Board to speak out on landfill permit delay
MARSHALL – The wait for a state permit to build a new trash-collecting cell at the Lyon County sanitary landfill has been a long one. If it goes on much longer, it could jeopardize construction or leave the region looking for another place to send its waste, Lyon County commissioners learned on Tuesday. The news spurred commissioners to put off awarding bids for part of the construction and instead call for a meeting with Minnesota Pollution Control Agency officials.
The county has plans to build a new landfill cell this summer, just west of the cell currently being used for trash disposal. The new cell would cover about eight acres of land and would be expected to last about six to eight years before filling up.
During the county board’s regular meeting Tuesday, Lyon County Environmental Administrator Paul Henriksen and Randall Sippel of Liesch Associates were scheduled to present construction bids for the protective liner of the new landfill cell. However, Sippel first warned commissioners that they may need to consider some alternative plans, depending on how the permit process goes.
As of Tuesday, Sippel said, the MPCA was still drafting a permit for the new cell. He said it’s possible that the draft will be completed by the end of the week. But if the process takes too much longer, it may postpone the start of construction to August instead of July.
Sippel said a shorter construction window could mean trouble for the project and for landfill operations, especially if the current landfill cell gets filled up before the new one can be finished. He said possible alternatives included hauling waste to another landfill until the new cell is finished, moving forward on pre-construction work to save time, or building a cell about half the size originally planned, in order to finish construction before winter.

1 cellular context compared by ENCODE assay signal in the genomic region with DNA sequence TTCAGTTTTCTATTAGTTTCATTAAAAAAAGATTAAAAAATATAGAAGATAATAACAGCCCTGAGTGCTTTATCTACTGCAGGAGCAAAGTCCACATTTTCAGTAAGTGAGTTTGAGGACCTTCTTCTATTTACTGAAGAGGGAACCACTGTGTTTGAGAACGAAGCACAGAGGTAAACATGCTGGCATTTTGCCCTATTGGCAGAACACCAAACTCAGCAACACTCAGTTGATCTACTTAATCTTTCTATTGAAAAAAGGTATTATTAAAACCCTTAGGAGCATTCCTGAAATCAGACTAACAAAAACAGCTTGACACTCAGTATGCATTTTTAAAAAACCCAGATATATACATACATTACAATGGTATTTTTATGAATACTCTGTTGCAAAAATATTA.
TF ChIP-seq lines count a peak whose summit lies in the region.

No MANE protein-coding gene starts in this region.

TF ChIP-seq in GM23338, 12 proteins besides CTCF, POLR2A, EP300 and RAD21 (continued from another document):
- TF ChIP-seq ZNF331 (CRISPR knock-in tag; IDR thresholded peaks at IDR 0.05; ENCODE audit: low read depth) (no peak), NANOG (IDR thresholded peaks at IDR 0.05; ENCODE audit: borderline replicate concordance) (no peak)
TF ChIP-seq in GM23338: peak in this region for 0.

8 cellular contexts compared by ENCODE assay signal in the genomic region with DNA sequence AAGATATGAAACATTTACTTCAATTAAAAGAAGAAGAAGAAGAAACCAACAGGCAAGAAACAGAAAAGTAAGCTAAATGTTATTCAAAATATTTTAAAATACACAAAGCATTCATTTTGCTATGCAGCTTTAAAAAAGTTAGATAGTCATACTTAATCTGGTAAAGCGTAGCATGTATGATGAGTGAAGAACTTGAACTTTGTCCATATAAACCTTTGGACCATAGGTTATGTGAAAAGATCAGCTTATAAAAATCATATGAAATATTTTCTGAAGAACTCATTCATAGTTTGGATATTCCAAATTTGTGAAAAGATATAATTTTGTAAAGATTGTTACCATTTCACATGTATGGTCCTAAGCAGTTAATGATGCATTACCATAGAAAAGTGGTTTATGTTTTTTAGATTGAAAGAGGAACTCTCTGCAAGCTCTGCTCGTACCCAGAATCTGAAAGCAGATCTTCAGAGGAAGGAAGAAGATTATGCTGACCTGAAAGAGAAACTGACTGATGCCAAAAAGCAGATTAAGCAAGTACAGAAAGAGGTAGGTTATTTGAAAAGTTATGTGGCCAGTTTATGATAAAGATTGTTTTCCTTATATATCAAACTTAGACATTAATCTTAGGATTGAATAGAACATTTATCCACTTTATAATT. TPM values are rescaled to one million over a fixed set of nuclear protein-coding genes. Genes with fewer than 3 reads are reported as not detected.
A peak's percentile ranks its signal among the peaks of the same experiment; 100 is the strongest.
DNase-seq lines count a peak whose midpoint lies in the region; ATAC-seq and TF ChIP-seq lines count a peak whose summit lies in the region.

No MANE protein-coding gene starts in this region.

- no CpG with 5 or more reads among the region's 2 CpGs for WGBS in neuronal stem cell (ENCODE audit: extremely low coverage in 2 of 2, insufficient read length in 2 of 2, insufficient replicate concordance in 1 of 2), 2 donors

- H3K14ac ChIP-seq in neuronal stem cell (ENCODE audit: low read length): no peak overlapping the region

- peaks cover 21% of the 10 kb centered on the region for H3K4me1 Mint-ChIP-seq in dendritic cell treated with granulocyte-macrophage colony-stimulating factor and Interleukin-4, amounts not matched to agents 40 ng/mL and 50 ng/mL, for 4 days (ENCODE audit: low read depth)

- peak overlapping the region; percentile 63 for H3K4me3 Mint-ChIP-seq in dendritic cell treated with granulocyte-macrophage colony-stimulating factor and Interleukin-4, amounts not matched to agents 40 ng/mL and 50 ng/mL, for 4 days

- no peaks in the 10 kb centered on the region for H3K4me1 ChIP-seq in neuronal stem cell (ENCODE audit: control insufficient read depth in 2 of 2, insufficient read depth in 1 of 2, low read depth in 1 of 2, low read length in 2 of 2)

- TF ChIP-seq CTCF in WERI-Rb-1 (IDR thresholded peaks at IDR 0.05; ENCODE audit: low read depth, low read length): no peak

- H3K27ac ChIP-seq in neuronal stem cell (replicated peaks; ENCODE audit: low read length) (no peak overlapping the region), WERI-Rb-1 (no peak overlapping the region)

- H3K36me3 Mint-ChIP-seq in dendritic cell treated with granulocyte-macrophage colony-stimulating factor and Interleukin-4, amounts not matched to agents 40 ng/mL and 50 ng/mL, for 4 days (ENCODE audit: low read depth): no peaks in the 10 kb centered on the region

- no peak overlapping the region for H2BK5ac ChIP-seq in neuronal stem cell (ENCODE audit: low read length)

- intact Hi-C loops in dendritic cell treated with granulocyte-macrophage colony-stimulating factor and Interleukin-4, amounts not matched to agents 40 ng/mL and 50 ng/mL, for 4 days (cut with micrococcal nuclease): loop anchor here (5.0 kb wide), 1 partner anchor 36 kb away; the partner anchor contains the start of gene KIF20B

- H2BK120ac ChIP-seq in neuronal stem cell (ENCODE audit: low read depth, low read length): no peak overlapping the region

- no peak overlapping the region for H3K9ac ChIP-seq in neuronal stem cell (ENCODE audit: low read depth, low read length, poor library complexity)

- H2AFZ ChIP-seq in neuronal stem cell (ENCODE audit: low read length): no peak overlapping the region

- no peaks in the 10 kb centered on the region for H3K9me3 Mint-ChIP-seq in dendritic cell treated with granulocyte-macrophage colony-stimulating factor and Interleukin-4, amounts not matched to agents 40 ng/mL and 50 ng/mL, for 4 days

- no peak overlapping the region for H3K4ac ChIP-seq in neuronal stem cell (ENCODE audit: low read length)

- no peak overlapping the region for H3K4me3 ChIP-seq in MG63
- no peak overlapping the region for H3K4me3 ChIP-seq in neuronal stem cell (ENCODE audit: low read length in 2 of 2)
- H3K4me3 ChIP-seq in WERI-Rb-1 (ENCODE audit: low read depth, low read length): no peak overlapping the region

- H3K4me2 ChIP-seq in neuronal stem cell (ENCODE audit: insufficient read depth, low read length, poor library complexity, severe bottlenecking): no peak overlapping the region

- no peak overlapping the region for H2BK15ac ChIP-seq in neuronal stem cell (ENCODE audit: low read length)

“There would likely be a significant increase in cost” to change the construction plans, Sippel said. He estimated a cost increase of about 25 to 30 percent.
“That’s really not an option to me,” said Commissioner Rodney Stensrud. But at the same time, he said, he didn’t like the idea of moving ahead on the project without a state permit. “We’d really be overstepping our bounds.”
Henriksen and Sippel said the county could hold off on awarding construction bids until later in the month, if the draft permit came in.
Commissioner Steve Ritter said the landfill’s been waiting more than 500 days for the permit, and that was unacceptable. Ritter said he wanted the county board to get together with representatives from the seven counties the landfill serves, and meet with the MPCA commissioner.
“Put them on the spot,” Ritter said.
Sippel said it might be difficult to meet with the MPCA commissioner on short notice, although the county might be able to meet with other supervisors in the MPCA’s waste division.
Commissioner Charlie Sanow moved that the board table the construction bids for now and arrange a meeting with the MPCA. The motion met with unanimous approval. Ritter suggested that it would also be a good idea to let state politicians know about the situation with the landfill permit.